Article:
Apartheid warped thinking entrenched, in celebrating our Constitutional Court judges!
In democratic South Africa 20 years after the destruction of apartheid it appears our Constitutional Court is celebrated in crafted personalities of the late Chief Justice Arthur Chaskalson as the maximum personality, followed by a Judge Edwin Cameron. Between these two a gulf of distinguished highly professional and morally sound ‘black’ Judges of the Constitutional Court are deliberately and constantly overlooked as the meridian of our justice system in democracy, in convenience or is it in apartheid ideologically entrenched paradigms.
We have had the late Justice Pius Langa and the retired Justice Ngcobo yet these are seldom if ever celebrated with the same energy by our media as the aforementioned.
In fact the media has nothing good to say about the current Chief Justice Mogoeng (who does phenomenal transformative trailblazing work but is never honoured) who no different to Justice Cameron proved brave to share their personal convictions on subject themes and matters of great conflict.
Justice Cameron did so on being a proud ‘white’ homosexual and for living with HIV, he is adored for being that bold and has become the face of a certain lobby group that enjoys a very friendly media.
Yet Chief Justice Mogoeng is abhorred for being a professing Christian and upholding the Biblical standards for his personal life and convictions.
It is comfortably and conveniently assumed that Chief Justice Mogoeng poses a threat to judicial independence in seeing religion as relevant in having function and content in our democratic society as we collectively search for answers for our multi-faceted moral dilemmas.
Yet it is not assumed that a Judge Edwin Cameron for his own convictions on for example homosexuality or HIV etc., even his confirmed views of corruption as our number one challenge as government lack of leadership centred problem can pose any threat for democracy. His comments on what plagues our society is not considered a plausible as polarizing our society as a Judge of the Constitutional Court.
I’m dealing with the ambivalence in media and so-called intellectuals thinking that often manifests in our stereotypes from an apartheid history.
Again I shall ask, is the late Arthur Chaskalson and the ever present Edwin Cameron the natural maximum symbol(s) of justice and being a judge? If so why is the same adoration, respect and honour not equally afforded to Justices Langa and Ngcobo, in fact not even the Deputy Chief Justice Dikgang Moseneke is this celebrated by the media. They were quick to pass him off as the right candidate when the President had to apply his mind in appointing a Chief Justice, yet they hardly profile this brilliant mind who has also a personal liberation role and history.
Our other Constitutional Court Judges are seldom afforded the same honour, dignity publicity and attention in introducing us to this critical aspect exemplifying our constitutional democracy.
Are we being socially engineered in typical apartheid embrace to honour the “white” man for the excellence of our jurisprudence and epistemology on freedom in Constitutional Court embrace?
Every time you turn on SAFM like Monday the June 30, 2014 again on Ashraf Garda’s PERSON in the SPOTLIGHT show, Justice Cameron is being profiled as the epitome of our Constitutional Court. We can only speculate that this has an undertone of selling the Judge’s book. Please don’t misread this as any attack on the astute judges it is our media I am after who feeds this sick idea of “white males “defining our justice system as honourable at the expense of equally great “black” jurists that serve in the CONCOURT.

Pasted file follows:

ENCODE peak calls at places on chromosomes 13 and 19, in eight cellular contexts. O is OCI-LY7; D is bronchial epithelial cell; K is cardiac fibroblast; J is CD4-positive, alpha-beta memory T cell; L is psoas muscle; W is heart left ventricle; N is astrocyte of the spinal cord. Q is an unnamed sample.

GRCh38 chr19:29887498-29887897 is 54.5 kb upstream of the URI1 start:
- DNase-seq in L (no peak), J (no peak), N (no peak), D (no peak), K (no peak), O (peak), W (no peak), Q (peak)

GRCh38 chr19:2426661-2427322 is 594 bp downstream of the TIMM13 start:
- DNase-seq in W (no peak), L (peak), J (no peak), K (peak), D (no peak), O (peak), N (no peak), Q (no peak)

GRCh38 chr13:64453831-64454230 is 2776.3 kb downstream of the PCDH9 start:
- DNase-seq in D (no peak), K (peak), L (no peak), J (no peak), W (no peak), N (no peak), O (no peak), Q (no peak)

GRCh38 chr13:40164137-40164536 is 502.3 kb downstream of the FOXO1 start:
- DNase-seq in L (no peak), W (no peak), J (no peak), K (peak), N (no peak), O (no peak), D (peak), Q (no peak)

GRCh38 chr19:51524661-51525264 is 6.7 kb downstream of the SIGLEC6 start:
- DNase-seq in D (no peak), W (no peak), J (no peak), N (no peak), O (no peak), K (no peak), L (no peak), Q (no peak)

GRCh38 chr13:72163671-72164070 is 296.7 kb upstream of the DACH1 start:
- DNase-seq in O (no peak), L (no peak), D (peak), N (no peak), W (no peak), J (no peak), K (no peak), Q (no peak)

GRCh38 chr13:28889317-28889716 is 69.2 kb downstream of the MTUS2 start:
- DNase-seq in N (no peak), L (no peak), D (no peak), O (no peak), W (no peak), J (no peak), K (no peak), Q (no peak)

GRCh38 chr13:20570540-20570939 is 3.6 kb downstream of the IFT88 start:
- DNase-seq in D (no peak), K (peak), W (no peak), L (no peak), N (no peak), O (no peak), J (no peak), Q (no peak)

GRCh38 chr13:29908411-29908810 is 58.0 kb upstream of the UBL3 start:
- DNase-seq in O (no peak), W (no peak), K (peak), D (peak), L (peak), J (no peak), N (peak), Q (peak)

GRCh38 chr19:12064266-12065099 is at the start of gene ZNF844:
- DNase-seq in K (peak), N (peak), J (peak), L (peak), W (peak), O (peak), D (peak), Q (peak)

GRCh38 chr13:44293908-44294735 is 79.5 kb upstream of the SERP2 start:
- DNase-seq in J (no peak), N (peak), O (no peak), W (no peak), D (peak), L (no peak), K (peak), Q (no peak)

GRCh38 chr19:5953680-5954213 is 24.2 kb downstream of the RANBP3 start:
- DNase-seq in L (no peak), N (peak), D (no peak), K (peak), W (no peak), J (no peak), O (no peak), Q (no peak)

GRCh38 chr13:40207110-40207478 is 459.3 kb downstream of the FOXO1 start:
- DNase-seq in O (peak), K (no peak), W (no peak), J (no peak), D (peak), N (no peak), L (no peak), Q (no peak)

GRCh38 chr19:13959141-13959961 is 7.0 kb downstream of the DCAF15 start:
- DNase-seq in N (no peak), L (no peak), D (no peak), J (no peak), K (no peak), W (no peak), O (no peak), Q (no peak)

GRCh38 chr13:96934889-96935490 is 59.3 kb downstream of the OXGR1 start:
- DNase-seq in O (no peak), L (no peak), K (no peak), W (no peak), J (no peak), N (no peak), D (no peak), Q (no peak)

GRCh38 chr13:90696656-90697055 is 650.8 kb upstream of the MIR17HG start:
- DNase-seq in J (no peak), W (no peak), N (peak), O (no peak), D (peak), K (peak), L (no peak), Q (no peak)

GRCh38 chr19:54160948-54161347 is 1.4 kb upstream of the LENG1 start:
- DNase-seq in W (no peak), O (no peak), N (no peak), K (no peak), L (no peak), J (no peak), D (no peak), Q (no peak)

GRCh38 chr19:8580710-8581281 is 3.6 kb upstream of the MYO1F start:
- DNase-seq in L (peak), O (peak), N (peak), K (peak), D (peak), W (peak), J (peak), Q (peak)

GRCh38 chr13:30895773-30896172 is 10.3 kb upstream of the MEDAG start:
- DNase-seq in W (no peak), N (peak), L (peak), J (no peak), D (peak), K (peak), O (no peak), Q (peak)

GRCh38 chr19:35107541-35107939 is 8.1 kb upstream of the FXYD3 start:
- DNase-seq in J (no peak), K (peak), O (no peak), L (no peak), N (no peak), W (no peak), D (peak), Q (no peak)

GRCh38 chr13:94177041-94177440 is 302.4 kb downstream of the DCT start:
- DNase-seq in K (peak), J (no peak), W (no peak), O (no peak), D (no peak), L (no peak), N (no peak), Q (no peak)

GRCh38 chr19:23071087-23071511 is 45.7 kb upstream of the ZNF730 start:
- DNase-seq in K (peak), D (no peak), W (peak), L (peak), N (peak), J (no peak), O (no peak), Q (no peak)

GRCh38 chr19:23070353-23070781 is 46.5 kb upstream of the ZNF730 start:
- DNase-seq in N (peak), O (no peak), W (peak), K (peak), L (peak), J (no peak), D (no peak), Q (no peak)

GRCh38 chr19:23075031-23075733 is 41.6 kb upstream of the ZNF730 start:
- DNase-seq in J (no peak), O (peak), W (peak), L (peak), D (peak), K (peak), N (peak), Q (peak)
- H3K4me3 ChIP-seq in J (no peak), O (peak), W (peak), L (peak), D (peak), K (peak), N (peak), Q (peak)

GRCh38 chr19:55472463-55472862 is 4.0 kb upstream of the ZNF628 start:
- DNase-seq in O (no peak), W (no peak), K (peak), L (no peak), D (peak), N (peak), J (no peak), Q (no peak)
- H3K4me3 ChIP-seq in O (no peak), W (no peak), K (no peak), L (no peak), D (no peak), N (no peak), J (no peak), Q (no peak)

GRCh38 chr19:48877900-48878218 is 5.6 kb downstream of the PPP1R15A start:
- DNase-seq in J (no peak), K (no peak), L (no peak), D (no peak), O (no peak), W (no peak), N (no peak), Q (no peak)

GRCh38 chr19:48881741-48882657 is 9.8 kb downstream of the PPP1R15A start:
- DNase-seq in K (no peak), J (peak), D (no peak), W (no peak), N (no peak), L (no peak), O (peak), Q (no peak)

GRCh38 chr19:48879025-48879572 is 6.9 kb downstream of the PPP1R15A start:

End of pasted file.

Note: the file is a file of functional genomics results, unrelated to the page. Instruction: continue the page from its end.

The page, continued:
I listen to Justice Cameron when he is asked what is the number one thing he believes needs addressing, he says CORRUPTION, he believes there is leadership needed to deal with this, and he even goes as far as saying that is what he will tell the President if he has opportunity to meet with him.
Clearly Judge Cameron has his own entitled views, yet it is interesting that he concludes despite the many challenges in SA that corruption which we must accept is understood as government centred in judgment is the number one challenge.
If Cameron is owed a debt in victimhood different to other serving judges we need to know who incurred this debt? If Cameron is upheld as the meridian of being a justice distinct from others in the same constitutional court we equally must ask for what reasons? If Cameron is in our face unlike other constitutional court judges in public embrace we must ask again what lobby determines this and for what agenda?
If Chaskalson is the meridian over a Langa, Ngcobo and a Mogoeng we must know why and for what obvious evasive reasons.
Are we to deduce we SA owe a debt to people like Chaskalson and Cameron that we do not owe, Langa, Ngcobo, Moseneke or Mogoeng, Japhta or any of the former and current justices that define our Constitutional Court as a functional institution. I say let us celebrate all our Constitutional Court judges with the same honour and respect, and stop advocating a justice system that only is sensible and defensible in custodianship of ‘white’ male and pale constituency.
Let the media stop playing these games of apartheid making, in which we are deceived to think ‘black’ Constitutional Court Judges are second class judges that can never define the Constitutional Court as a functional institutional of a democratic South Africa.
Clyde N.S. Ramalaine
Independent observer, Analyst, Management Consultant
Founder of The Thinking Masses